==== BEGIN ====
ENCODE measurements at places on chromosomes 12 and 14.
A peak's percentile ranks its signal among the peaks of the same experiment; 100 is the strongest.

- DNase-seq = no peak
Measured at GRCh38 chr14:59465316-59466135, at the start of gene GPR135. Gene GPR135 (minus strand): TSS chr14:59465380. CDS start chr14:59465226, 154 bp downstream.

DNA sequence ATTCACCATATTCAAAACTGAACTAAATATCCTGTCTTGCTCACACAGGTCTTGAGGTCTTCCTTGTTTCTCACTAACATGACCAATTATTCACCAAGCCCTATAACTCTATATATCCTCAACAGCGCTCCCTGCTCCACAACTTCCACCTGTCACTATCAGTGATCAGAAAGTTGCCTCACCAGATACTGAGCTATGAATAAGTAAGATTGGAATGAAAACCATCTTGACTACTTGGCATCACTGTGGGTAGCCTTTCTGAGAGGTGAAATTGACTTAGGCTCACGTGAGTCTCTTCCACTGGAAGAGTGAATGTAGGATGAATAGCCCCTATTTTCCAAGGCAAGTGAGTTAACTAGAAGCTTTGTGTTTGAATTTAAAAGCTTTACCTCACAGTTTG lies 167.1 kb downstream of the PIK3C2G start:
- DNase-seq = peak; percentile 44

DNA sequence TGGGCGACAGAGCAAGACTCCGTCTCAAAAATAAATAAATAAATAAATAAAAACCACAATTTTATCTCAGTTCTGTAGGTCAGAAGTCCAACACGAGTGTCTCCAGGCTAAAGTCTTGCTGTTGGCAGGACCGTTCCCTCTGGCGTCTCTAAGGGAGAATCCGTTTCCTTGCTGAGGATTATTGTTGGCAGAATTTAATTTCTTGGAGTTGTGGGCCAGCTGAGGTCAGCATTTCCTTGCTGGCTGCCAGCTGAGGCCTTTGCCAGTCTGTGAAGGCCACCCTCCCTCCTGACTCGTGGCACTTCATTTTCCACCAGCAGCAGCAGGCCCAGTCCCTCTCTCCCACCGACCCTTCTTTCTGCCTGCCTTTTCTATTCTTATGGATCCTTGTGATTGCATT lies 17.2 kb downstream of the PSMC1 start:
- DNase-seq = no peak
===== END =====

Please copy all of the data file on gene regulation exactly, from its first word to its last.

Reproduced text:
ENCODE measurements at places on chromosomes 12 and 14.
A peak's percentile ranks its signal among the peaks of the same experiment; 100 is the strongest.

- DNase-seq = no peak
Measured at GRCh38 chr14:59465316-59466135, at the start of gene GPR135. Gene GPR135 (minus strand): TSS chr14:59465380. CDS start chr14:59465226, 154 bp downstream.

DNA sequence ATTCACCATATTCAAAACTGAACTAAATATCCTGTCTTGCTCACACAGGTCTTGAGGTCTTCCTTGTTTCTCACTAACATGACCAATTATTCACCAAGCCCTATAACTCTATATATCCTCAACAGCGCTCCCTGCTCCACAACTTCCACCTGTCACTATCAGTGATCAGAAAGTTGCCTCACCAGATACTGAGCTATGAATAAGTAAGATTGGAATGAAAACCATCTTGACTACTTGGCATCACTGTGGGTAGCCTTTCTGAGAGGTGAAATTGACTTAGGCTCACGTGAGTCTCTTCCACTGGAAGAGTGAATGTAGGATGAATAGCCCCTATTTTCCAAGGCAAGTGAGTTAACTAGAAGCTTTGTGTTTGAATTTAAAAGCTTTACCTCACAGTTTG lies 167.1 kb downstream of the PIK3C2G start:
- DNase-seq = peak; percentile 44

DNA sequence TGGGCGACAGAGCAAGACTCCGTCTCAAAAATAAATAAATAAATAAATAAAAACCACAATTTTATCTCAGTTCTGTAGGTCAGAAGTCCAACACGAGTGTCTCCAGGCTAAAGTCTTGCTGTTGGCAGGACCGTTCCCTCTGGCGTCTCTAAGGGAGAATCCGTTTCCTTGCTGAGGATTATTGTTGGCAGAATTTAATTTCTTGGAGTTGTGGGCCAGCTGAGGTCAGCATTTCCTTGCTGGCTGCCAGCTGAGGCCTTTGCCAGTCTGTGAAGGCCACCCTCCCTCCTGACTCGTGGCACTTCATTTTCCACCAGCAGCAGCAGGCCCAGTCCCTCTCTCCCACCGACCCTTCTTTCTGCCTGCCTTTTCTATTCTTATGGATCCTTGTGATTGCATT lies 17.2 kb downstream of the PSMC1 start:
- DNase-seq = no peak